'Some people have trouble looking at people in the eyes and for an excellent speech you must do this. But I have a cheat way of doing it! People think you are looking at them but they are wrong.
My Tip: First you must know your speech. This is vital so you can pretend to be looking at the people listening to you rather than at your notes.
Because starting your speech is the hardest part scan your eyes across the back of the room until your familiar with your audience. This gives the impression you are giving eye contact without actually looking at anyone directly.'
Alexia is right. Eye contact is a vital ingredient in giving an excellent speech. She's also right that faking it, (scanning the back of the room at eye level), is a good coping strategy when you're feeling very nervous and don't think you can cope with real eyes meeting yours, particularly at the beginning of a speech.
But let's take 'eye contact' a step or two further and look at what can happen if we can get over the nervous jitters and the need to pretend.
For real communication there needs to be a two way exchange between the giver, the speaker, and the receiver, the audience.
To do that well, you do as Alexia says, need eye contact and to know your speech. Reading your notes, or looking at your power point presentation preclude that.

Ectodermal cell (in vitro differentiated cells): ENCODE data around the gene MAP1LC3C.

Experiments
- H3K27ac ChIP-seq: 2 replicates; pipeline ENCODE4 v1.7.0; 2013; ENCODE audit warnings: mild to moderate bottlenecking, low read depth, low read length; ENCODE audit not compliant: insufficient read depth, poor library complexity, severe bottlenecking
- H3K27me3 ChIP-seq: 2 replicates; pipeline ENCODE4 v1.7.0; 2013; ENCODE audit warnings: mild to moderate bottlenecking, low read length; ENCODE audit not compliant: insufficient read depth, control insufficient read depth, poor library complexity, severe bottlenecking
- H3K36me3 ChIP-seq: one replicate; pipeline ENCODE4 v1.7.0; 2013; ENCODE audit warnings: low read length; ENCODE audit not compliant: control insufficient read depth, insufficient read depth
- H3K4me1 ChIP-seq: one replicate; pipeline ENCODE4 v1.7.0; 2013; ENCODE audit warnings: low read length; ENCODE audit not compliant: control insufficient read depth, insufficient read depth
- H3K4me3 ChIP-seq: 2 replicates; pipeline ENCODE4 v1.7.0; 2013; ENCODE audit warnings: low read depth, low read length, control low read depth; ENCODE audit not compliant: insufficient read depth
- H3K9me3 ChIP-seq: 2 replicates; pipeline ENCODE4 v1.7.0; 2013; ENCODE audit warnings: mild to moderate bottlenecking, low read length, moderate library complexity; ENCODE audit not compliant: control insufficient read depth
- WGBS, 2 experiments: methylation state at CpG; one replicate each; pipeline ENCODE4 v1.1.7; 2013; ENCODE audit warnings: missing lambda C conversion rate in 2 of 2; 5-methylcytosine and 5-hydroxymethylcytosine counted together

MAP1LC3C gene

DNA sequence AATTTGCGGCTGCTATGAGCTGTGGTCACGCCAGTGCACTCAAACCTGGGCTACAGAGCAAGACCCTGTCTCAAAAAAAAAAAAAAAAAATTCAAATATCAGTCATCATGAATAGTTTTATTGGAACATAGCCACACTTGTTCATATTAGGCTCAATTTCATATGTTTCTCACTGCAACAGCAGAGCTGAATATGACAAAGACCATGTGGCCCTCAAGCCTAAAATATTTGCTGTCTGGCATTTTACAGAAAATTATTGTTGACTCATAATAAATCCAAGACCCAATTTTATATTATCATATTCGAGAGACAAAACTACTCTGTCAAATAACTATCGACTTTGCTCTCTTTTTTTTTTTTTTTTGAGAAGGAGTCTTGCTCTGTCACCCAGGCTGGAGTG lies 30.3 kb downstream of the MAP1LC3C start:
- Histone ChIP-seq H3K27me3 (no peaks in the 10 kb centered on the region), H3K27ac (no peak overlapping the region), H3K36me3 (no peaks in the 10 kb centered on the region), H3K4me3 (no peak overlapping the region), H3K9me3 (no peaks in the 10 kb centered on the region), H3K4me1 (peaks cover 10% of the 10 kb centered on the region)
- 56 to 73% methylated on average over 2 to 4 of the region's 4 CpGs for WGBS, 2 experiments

Once you know your material you're free to talk to your audience directly - to meet their eyes.
One way to approach that is to think of them as a friend. Bunch all those people into one and consider them as someone who already knows you, as someone with whom you already have a good rapport and who wants to know hear what you have to say. If you were talking with this person you'd be making eye contact regularly.
Now holding that idea of the audience as one, deliver your first thought to someone in the second row, the next to someone in the middle, the following to a person at the side of the room and so on throughout the room and the duration of your speech.
Don't do this mechanically otherwise it will become predictable and quite obviously false but do practice spreading 'your friendship' evenly through the audience. It will increase your sense of being heard and listened to as well as being a better experience for the audience too. They will feel met - talked with rather than at.
PS. If you find the 'friend' angle too difficult to imagine, try 'interested colleague' instead.
And if you find the idea of direct eye contact with your audience scary understand that in 99.9999% of circumstances an audience is not your enemy. They are not out to get you and neither are they are there primarily to listen to you. They actually want to hear your message!
Establishing and maintaining eye contact with an audience is part of building rapport. Find out more by clicking the link.
Thank you for posting Alexia! It's really appreciated.